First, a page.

Speak with Animals: This seems to be working as intended and as written. It would be nice if this one gave us a 'recast' option, like speak with dead does. (*Edit: Except, as pointed out, in game it requires concentration, when in fact it should not! There is no reason for this change.)

Druid Spells

Druid has been added, along with a host of new spells. They'll all be placed here, with reference to the other spell lists that also gained access to them.

Druid Cantrips

Produce Flame: Works as written and listed, however the implementation ends up being a bit clunky, creating a secondary 'throw flame' button on your UI.

Thorn Whip: Works as written and listed, thumbs up.

Shillelagh : Mostly working as written and listed; the spell effect is meant to end if you cast it again, but right now it technically does not. You cannot choose to cast shillelagh on your off-hand club, if you also have a club in your main hand, which you should be able to do - but you can switch the weapons and cast it a second time, and have both clubs magical. This isn't necessarily a bad change, but doing it is fiddly; if it's meant to be permissible, it should be easy to do without feeling like you're tinkering, and if not, it should be fixed. The spell lasts for 1 minute, and the casting tooltip shows ten rounds, however, once you cast it there is no actual indication anywhere that you can check, other than looking to see if the weapon is still glowing.

1st Level Spells

Entangle: There are a few problems with entangle. The initial restrain works well enough, however, the spell has gained the effect that it will also restrain creatures that later enter the area; this is because it just uses the exact same vine terrain hazard effect that you can find dotted about the existing game. This isn't necessarily a bad change on its own, however, a creature walking through a vine patch may well be forced to make multiple saves on the way through, for seemingly arbitrary reasons. Perhaps distance travelled, but it's unclear (walking around in a vine patch causes a save about once every 15 feet travelled). The next problem comes in because you are not supposed to get a save out from entangle, that's one of its strong points - you don't get a save out, but instead you must use your action (or someone else must use theirs, most DMs permit) to free yourself. If you walk into the vines, and get entangled, on your turn, you cannot do this. Instead, the game directs us to using the help action, which lets us help an ally out of the entangle condition. The problem here is that you cannot Help yourself - so a lone entangled person cannot attempt to break free on their own. Apparently, in counter to this, actually being entangled and failing the save, only lasts for one round - so whether someone helps you or not, you're enemies are going to be free on their next turn anyway. This hugely devalues the spell.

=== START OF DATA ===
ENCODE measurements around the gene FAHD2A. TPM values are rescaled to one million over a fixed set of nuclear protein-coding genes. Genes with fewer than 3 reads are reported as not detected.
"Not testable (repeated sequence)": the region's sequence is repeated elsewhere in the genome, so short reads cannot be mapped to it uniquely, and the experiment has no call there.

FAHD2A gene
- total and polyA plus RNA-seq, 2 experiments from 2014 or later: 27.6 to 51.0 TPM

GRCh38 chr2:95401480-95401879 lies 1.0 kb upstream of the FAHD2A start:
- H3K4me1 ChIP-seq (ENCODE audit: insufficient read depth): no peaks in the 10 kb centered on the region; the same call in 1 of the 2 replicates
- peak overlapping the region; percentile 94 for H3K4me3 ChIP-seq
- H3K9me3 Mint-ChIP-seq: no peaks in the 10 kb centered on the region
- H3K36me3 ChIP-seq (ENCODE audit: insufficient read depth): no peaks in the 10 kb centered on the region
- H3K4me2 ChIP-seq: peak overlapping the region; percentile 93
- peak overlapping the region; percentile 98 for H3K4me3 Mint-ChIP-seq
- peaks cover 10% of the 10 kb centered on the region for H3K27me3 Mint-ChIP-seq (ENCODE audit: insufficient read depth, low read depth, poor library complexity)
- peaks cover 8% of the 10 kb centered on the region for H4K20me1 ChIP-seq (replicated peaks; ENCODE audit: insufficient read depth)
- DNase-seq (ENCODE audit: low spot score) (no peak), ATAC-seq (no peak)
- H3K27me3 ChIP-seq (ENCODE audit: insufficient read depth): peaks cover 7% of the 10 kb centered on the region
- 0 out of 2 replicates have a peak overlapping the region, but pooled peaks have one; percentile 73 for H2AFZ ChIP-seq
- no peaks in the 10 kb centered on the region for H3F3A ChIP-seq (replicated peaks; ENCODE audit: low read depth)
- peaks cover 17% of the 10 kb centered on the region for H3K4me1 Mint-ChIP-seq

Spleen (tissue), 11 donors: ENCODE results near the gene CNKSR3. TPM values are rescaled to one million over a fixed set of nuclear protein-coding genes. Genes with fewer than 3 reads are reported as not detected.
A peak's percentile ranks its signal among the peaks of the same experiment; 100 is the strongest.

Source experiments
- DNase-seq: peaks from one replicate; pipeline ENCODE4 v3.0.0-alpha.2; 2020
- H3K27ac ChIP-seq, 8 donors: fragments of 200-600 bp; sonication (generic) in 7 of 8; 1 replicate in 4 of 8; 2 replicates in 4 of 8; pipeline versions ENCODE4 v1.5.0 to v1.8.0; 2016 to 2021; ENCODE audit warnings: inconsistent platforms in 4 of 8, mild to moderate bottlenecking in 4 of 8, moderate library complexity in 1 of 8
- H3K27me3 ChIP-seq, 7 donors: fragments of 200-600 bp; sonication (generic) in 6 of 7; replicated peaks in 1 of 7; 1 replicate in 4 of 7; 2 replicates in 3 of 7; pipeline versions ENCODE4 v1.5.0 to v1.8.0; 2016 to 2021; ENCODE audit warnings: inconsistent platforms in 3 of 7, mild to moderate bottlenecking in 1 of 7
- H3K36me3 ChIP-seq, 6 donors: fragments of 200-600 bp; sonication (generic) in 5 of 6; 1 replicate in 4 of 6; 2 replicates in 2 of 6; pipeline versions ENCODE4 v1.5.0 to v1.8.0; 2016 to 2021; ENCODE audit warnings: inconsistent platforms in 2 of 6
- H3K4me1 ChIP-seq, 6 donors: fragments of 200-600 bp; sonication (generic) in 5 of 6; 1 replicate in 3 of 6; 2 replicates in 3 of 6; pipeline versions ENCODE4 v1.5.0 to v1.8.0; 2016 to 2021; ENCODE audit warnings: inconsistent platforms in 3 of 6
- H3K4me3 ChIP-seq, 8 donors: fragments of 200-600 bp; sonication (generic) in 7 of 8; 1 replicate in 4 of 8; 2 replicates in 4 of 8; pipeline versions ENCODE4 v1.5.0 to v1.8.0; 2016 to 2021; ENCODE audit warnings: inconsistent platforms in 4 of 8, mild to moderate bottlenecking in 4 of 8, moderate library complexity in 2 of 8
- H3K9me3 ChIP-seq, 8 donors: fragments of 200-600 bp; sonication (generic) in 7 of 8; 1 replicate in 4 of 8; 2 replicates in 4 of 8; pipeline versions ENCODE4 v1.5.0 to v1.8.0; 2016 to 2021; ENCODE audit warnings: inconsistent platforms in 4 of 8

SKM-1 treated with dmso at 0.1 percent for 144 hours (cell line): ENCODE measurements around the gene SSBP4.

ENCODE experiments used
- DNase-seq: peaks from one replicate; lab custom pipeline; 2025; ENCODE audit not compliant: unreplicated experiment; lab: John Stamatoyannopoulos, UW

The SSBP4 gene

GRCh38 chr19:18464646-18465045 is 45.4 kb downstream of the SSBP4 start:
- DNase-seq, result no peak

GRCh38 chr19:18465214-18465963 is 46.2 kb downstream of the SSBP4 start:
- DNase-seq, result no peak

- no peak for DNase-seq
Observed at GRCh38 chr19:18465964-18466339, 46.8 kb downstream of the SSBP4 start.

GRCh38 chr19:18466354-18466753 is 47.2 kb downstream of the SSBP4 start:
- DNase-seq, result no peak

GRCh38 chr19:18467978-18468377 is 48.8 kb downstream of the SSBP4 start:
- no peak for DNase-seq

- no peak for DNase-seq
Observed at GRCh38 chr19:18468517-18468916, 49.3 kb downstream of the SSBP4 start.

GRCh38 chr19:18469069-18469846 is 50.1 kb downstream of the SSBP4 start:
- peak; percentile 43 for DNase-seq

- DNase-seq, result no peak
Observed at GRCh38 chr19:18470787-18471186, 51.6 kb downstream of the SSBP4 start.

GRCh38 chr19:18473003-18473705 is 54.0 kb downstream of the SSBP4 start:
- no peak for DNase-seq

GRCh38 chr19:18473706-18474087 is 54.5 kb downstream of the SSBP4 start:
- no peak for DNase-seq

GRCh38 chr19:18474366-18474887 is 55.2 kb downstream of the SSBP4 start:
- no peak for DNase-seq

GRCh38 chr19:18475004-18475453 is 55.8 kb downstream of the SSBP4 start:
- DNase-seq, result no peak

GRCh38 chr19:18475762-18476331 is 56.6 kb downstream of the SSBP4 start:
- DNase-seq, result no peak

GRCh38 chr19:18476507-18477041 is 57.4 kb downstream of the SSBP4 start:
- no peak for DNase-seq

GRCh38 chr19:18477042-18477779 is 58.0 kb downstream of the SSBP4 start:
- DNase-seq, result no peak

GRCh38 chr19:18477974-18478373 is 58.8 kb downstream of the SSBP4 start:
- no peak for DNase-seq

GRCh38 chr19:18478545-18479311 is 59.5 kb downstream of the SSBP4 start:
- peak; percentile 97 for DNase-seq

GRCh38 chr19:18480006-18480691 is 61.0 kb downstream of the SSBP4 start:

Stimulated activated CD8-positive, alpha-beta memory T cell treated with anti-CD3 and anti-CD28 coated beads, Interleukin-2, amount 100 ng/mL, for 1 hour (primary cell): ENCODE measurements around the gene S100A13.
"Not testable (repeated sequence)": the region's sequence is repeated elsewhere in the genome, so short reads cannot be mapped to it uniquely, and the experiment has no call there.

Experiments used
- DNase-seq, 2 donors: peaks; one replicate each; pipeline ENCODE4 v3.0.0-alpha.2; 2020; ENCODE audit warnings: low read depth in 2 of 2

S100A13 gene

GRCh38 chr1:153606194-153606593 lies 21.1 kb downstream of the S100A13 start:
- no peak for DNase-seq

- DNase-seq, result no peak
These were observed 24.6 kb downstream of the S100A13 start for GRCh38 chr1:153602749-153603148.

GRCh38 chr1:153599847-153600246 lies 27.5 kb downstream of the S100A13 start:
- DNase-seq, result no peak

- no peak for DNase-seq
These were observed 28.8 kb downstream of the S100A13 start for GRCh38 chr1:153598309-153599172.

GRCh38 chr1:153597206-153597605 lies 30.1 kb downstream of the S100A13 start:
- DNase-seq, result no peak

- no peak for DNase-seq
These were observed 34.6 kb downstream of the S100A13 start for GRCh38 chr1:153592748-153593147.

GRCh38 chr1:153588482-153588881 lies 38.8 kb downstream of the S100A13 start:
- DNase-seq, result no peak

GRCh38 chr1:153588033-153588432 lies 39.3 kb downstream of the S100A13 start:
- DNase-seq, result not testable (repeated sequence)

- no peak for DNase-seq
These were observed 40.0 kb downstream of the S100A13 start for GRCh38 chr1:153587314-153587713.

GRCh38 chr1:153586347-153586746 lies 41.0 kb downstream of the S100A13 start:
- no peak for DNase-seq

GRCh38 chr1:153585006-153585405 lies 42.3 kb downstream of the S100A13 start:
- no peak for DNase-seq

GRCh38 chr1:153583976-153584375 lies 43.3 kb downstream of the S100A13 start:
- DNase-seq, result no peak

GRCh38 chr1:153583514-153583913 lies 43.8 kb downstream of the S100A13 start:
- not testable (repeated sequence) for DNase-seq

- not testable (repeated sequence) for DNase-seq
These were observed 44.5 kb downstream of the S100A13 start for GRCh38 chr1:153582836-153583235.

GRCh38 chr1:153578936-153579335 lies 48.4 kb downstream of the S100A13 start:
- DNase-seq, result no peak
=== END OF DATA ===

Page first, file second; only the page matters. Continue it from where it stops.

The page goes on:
Goodberry: As written, this spell makes up to 10 berries, which each restore a single hit point, and which serve your food requirements for a whole day. It takes an action to eat a berry. In game, you only make 4 berries, but they heal a d4 each; as with all food items, in game they only take a bonus action to eat. We don't have daily nourishment needs in the video game, which I certainly won't complain about. Otherwise, this seems like a reasonable change, in a game where the berry's main purposes are negated. This spell now also appears on the Wizard list... It really, er, shouldn't be there... and on the Ranger list, which is more appropriate.